As I have argued below and elsewhere, the copula 'is', as in
(1) Tom is running
has a twofold function. The first is to join subject and predicate together into a single content that is expressible by the sentence. For example 'Tom's running' or 'that Tom runs'. The second - and this is something only a verb can do - is actually to express this content. Thus
(2) Tom's running is the case
or 'That Tom runs is a fact' or 'it is true that Tom runs'. Now as it happens the operator 'it is true' which we attach to the that-clause 'that Tom runs' or 'is the case' which we attach to 'Tom's running' also contains the verb 'is'. But this, I argue, is a grammatical accident. The 'is' in 'is the case' is mere filling. The operator 'is the case' is a unitary element of the sentence. It would be better expressed by a single verb 'isthecase' or 'itistrue'. If it is essentially complex, then of course it contains the verb 'is', and if it functions as a copula, then it will have the twofold function described above. 'the case' would be a predicate that we could attach to the subject 'Tom's running' to form the noun-phrase 'Tom's running being the case'. And we could further assert this to form a new sentence 'Tom's running being the case is the case' and so on ad infinitum.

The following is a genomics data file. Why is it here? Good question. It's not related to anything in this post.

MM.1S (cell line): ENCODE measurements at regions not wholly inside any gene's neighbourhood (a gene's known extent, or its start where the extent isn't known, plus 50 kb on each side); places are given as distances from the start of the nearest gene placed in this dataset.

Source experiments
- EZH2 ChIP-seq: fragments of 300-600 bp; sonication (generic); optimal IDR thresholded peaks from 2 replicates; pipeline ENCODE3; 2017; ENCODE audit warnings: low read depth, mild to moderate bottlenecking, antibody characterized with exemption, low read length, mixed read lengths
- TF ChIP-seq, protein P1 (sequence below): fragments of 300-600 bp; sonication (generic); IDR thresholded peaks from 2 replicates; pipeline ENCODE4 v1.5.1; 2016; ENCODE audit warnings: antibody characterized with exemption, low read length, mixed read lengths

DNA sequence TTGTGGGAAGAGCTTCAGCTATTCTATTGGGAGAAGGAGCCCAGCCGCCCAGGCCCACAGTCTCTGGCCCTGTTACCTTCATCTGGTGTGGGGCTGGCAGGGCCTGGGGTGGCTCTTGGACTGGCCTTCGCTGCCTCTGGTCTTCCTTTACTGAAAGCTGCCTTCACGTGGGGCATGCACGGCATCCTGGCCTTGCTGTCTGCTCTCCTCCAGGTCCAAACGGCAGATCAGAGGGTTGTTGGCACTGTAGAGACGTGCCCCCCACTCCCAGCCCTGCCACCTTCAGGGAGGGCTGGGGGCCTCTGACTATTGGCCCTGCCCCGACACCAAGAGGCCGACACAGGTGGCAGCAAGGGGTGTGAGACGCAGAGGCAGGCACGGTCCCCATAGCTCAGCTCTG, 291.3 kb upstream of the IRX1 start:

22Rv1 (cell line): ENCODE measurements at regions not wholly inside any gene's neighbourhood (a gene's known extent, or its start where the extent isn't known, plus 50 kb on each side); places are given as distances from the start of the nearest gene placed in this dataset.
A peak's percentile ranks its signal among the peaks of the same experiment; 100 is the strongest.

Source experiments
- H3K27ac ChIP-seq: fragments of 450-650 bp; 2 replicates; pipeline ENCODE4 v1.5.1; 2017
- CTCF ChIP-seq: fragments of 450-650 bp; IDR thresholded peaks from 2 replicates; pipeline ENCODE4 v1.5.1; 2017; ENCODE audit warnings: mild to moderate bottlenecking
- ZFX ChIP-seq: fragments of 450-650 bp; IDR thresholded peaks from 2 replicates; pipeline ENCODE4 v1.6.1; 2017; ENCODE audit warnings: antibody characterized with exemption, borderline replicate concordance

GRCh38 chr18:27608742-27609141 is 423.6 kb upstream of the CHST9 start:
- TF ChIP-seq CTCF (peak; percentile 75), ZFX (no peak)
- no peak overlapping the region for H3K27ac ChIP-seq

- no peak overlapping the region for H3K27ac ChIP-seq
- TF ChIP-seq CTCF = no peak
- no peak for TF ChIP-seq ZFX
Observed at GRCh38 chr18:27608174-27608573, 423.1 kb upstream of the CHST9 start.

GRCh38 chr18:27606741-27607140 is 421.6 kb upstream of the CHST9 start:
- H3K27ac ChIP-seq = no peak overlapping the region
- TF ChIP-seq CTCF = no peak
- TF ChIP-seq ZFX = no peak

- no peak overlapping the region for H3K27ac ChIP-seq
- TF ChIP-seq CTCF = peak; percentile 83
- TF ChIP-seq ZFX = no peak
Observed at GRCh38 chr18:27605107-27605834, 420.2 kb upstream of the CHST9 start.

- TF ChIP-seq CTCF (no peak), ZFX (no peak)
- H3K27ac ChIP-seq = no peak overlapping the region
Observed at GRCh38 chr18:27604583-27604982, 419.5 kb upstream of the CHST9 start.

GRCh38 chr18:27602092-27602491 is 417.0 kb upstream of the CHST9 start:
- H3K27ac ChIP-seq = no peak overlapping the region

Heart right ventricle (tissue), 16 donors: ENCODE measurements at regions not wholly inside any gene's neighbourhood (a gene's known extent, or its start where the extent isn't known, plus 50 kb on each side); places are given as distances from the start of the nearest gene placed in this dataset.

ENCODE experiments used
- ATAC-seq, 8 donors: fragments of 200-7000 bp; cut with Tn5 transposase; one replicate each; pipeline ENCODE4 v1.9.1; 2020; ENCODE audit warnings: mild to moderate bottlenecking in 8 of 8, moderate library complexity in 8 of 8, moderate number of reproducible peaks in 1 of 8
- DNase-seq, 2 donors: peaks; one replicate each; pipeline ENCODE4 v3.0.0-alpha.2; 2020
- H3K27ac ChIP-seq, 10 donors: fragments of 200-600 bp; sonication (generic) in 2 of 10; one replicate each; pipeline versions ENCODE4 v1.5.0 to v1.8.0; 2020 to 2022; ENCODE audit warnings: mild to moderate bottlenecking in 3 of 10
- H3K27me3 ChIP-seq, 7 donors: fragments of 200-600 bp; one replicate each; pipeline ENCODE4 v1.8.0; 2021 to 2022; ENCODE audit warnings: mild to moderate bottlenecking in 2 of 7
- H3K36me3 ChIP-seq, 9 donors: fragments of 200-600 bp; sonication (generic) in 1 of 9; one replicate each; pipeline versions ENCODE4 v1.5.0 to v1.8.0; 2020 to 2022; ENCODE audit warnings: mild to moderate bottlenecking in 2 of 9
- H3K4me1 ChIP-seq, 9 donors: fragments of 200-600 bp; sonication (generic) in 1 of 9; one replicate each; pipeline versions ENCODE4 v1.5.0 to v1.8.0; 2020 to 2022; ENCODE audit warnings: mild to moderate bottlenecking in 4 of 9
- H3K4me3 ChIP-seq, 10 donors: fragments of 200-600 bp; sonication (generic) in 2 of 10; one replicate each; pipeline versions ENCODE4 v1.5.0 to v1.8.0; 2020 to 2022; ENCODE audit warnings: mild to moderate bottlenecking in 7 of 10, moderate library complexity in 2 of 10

This is obvious with 'is the case'. We are not tempted into supposing that 'the case' is a predicate that qualifies Tom's running in any way. It is less obvious with 'it is true'. It is more tempting to suppose that the noun-phrase 'that Tom is running' refers to some content, a thing, and that in forming 'that Tom is running is true' we are predicating 'truth' of this content. Bad things lie in that direction.
See also Maverick Philosopher for a different take on why truth is not a predicate